Tuesday, September 14, 2010
There are a world of different causes of back pain, some of which if we didn’t have it happen to us, we’d never even know what it was. Foraminal stenosis is one of those conditions that makes people raise an eyebrow as if to say, “what the heck is that?” Given that the majority of Americans aren’t necessarily familiar with Greek and Latin, it’s no surprise that a name like that would raise questions. I’m here to clear up at least one of those issues.
Foraminal Stenosis comes from the Latin word foramen which comes from the verb to bore a hole. Foramen refers to a hole or opening. In this instance, it indicates the hole in the spinal bones through which the nerves pass. Stenosis is Greek in origin; it’s related to words that mean narrowing, or to narrow. What this effectively means is a narrowing of the spinal canal.
I’ve seen it compared to wearing a shoe that is one size too small for your foot. Eventually, the added pressure causes your foot to swell, which in turn causes more pressure and eventually serious pain. The analogy works with the spine because the swelling presses on the nerves themselves. Nerves that are inflamed and under pressure can mean not only pain, but potential disability. Foraminal Stenosis is a serious problem.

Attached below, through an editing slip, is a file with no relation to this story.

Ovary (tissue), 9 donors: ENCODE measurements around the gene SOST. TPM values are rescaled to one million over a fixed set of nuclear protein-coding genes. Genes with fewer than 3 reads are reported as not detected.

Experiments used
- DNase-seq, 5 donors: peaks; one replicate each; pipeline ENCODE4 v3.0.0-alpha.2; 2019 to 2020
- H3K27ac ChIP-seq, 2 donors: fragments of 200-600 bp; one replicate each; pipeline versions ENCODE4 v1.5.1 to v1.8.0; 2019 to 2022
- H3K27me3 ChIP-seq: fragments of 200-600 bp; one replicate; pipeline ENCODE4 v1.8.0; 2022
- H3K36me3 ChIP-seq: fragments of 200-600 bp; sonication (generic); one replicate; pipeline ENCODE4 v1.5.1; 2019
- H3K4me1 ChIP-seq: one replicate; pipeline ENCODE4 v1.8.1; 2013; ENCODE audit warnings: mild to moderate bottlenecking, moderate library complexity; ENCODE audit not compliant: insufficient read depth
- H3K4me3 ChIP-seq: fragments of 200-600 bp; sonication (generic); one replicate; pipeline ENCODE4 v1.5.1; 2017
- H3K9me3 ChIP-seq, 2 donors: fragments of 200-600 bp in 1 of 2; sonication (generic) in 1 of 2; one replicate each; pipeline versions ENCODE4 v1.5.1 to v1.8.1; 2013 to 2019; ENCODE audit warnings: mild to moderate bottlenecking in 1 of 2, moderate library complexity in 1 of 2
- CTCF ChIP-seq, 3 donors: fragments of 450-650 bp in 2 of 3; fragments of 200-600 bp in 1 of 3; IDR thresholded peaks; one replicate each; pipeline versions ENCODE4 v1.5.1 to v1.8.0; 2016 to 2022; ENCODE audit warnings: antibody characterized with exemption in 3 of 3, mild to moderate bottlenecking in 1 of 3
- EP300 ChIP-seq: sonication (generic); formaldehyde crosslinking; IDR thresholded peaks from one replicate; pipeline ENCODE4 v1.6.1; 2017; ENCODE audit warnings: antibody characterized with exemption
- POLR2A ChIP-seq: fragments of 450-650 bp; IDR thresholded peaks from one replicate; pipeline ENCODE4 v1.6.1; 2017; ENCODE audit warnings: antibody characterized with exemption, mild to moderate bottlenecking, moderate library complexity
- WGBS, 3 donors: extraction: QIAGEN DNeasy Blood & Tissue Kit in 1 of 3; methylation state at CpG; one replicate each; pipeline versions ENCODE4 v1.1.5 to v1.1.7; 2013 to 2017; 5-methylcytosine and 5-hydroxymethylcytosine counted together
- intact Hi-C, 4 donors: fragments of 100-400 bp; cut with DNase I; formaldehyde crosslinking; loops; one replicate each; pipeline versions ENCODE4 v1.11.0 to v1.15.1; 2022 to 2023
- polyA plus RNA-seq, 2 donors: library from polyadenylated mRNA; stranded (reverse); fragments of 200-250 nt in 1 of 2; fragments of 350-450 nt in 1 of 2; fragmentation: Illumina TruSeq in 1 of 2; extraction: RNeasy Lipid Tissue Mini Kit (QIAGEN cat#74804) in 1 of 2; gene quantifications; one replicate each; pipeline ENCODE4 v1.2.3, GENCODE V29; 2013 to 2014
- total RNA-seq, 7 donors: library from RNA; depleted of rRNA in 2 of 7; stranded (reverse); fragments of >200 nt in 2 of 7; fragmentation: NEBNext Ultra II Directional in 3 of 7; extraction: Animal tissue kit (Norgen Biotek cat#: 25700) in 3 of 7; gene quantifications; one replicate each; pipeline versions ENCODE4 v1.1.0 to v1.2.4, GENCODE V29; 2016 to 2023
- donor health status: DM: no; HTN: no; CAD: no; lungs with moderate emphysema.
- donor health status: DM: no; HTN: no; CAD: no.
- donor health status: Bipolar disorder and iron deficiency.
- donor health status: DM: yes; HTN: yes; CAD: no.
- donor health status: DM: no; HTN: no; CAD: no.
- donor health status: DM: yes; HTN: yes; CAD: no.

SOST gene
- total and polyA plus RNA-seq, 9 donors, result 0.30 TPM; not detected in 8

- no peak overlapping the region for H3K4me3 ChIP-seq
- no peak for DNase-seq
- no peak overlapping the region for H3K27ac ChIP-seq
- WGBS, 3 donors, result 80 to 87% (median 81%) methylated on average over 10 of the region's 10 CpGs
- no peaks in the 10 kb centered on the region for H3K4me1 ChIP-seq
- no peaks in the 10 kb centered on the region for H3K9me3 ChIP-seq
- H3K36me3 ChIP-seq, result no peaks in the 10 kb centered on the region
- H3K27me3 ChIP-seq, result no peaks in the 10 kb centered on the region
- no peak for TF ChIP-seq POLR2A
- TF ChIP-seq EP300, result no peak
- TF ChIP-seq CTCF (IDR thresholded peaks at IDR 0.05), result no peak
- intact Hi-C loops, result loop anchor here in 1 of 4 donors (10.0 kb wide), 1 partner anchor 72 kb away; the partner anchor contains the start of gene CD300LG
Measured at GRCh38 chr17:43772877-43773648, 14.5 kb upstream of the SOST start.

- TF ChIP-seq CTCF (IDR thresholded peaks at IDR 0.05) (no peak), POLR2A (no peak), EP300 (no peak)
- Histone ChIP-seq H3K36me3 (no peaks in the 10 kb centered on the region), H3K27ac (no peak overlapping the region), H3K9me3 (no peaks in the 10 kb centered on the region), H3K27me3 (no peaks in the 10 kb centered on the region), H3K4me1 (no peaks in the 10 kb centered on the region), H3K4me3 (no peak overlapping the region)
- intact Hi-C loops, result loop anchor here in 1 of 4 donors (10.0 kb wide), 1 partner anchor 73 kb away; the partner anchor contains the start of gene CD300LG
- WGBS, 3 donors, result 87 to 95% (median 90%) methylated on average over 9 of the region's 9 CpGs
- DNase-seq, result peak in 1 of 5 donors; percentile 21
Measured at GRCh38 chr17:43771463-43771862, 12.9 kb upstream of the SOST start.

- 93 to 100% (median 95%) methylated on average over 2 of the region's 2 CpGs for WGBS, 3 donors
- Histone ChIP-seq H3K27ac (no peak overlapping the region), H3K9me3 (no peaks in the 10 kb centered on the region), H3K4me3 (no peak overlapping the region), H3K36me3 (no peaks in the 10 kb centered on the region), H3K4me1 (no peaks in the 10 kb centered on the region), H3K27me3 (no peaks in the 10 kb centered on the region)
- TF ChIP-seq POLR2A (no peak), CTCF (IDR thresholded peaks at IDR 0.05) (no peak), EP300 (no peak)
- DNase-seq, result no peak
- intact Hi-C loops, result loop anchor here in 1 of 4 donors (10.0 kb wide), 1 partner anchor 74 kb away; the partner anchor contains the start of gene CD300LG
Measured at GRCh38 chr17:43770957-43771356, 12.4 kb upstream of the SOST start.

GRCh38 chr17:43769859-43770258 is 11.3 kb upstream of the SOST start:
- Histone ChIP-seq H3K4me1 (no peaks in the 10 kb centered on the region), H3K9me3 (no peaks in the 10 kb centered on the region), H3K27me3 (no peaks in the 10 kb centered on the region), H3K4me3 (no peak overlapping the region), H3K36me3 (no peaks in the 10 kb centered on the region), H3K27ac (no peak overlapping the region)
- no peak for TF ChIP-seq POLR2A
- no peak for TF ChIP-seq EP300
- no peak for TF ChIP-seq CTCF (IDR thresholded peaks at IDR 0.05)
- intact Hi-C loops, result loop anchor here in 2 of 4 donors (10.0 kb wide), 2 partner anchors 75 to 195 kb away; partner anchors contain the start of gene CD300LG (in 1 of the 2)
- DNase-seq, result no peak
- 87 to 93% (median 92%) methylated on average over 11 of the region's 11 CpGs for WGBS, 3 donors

A couple of the more common symptoms of stenosis of the spinal canal include numbness, tingling, burning sensations, and muscular weakness. It’s possible to have stenosis of the spine in essentially any part of the spine, but we encounter it most often in the lower back, or lumbar area because of it’s major role in load-bearing activities.
It should be noted that not all cases of Foraminal Stenosis are critical, but the potential for nerve death and muscular atrophy can be a concern in those cases. It’s best to have it checked out by a doctor - just in case. And in the event there is major pain, seeing a doctor who is familiar with conditions like these is your best bet.
At Living Well Medical in NYC, we see patients with conditions like stenosis and herniated discs all the time. Using a combination of treatments like Cox Flexion Distraction, an advanced chiropractic technique, and spinal decompression therapy, a non-surgical treatment that actually increased the vertebral space to relieve pain. Don’t hesitate to call on us if you are in pain at 212-645-8151.
- Dr. Shoshany, NYC Chiropractor
(If you need a chiropractor in San Francisco, visit my friend, Dr. Eben Davis, at Executive Express Chiropractic)